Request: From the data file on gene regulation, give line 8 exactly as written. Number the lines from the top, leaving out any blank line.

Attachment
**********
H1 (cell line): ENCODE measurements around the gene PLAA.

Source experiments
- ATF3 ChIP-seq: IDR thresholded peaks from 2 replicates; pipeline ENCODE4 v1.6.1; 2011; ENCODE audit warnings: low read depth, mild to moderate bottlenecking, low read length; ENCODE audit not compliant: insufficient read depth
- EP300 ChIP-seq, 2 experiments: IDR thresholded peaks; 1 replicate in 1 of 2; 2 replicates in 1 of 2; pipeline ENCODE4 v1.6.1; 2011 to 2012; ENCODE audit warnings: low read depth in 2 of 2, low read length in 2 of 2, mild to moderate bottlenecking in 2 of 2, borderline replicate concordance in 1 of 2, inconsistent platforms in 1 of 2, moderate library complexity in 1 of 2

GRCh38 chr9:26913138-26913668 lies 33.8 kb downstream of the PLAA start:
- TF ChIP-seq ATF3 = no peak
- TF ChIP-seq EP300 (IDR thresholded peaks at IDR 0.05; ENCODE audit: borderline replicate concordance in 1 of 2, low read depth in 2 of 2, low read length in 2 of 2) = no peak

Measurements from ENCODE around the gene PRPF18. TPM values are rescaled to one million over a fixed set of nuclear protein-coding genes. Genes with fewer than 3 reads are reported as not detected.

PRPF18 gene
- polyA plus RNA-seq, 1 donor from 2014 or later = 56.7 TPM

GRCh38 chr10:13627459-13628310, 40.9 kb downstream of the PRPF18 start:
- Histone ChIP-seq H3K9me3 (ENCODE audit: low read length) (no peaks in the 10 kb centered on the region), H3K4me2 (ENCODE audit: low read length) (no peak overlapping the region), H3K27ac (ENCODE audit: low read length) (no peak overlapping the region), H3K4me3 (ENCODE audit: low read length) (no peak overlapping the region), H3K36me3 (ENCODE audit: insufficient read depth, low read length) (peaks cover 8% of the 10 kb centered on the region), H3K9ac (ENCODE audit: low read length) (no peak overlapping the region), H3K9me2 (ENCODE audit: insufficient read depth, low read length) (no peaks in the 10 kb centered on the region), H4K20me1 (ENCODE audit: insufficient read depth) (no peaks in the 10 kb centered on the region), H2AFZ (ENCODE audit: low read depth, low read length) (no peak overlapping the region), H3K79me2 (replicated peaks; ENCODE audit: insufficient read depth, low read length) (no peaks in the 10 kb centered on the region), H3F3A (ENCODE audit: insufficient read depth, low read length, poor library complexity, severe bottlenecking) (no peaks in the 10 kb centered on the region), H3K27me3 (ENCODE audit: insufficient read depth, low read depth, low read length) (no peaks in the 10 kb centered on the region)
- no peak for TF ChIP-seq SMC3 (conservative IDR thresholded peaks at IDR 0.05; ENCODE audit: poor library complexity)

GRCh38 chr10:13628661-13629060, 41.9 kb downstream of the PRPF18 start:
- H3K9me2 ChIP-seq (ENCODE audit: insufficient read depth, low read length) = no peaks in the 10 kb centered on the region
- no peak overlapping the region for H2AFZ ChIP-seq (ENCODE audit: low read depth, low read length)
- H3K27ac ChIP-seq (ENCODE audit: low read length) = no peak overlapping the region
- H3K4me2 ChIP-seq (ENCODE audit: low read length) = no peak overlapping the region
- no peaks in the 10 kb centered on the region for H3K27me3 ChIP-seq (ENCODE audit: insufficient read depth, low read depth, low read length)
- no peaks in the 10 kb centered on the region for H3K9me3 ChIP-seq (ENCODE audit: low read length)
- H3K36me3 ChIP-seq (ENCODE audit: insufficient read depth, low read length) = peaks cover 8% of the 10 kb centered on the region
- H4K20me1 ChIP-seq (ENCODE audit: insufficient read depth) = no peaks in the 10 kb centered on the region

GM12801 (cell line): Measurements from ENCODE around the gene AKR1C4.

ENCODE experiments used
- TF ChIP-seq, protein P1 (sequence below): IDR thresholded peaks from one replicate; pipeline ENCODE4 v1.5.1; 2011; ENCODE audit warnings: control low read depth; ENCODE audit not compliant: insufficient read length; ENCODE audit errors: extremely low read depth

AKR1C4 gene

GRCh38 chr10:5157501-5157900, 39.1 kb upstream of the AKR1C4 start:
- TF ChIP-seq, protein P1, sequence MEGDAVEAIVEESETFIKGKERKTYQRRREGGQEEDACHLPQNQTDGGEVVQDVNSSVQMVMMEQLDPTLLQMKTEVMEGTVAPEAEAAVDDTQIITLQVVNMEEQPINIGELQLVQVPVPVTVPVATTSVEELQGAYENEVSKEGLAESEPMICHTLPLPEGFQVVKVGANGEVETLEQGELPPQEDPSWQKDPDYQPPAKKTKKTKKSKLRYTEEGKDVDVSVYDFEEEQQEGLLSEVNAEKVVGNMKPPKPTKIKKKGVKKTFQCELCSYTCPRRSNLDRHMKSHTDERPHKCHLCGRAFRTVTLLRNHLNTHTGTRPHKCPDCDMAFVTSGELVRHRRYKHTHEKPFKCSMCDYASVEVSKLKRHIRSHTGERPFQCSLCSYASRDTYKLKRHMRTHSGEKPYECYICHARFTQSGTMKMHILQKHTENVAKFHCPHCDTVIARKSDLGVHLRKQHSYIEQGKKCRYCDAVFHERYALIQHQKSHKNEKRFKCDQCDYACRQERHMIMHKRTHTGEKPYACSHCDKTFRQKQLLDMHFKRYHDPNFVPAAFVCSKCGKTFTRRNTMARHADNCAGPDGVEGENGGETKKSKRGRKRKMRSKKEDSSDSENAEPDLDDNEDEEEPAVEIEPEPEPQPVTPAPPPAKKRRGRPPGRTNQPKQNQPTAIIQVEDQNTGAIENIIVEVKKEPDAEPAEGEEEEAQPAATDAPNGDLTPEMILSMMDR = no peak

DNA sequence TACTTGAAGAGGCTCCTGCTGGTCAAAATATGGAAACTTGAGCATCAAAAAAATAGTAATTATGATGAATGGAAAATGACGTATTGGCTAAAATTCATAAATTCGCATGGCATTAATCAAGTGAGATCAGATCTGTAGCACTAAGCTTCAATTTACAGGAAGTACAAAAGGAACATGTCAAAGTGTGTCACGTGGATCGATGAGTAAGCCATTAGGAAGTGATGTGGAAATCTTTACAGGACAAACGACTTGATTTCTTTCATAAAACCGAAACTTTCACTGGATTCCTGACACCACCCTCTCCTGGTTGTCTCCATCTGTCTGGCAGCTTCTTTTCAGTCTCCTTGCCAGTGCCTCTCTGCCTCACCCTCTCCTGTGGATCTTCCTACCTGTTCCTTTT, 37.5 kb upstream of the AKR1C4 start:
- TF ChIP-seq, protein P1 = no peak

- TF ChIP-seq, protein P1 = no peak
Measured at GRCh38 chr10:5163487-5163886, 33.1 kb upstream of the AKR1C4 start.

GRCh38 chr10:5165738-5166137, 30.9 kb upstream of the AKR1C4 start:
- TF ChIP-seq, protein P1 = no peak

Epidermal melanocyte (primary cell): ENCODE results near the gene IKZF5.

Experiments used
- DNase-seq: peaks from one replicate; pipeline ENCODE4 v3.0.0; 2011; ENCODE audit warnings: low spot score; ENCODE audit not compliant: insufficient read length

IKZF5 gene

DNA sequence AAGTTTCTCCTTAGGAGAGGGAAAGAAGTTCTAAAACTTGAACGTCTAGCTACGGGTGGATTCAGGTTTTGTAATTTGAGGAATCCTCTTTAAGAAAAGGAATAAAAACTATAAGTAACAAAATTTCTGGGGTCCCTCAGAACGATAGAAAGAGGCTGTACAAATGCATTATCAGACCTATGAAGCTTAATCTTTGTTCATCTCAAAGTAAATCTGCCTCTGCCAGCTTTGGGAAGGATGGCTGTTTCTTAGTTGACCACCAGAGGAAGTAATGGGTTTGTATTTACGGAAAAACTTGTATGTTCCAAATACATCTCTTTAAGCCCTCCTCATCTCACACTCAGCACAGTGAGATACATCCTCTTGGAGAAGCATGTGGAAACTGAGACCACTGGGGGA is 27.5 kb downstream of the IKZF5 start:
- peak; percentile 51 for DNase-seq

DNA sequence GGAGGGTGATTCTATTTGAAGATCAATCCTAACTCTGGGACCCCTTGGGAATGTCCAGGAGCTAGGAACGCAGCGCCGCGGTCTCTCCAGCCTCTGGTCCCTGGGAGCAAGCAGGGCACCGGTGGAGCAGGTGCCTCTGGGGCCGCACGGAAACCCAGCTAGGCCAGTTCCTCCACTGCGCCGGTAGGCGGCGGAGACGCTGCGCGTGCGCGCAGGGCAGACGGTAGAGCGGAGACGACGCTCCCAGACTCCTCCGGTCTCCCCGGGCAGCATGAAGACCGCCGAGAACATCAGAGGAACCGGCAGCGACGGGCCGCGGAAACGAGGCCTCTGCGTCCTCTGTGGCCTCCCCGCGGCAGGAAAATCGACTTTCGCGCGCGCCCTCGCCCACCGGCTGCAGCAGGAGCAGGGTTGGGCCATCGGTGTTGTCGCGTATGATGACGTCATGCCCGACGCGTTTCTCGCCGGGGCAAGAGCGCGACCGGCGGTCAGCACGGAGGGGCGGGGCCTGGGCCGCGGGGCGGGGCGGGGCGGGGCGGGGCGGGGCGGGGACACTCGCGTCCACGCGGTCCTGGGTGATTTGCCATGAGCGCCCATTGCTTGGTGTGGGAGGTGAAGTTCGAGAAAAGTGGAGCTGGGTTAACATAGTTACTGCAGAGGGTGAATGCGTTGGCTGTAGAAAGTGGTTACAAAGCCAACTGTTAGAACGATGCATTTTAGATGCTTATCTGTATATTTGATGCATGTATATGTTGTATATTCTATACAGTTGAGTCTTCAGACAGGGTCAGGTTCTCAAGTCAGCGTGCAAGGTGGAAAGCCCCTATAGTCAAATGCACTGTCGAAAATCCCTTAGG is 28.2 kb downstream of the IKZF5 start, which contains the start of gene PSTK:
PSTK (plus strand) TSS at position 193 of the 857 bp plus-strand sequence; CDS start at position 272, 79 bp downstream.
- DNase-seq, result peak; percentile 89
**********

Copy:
Measurements from ENCODE around the gene PRPF18. TPM values are rescaled to one million over a fixed set of nuclear protein-coding genes. Genes with fewer than 3 reads are reported as not detected.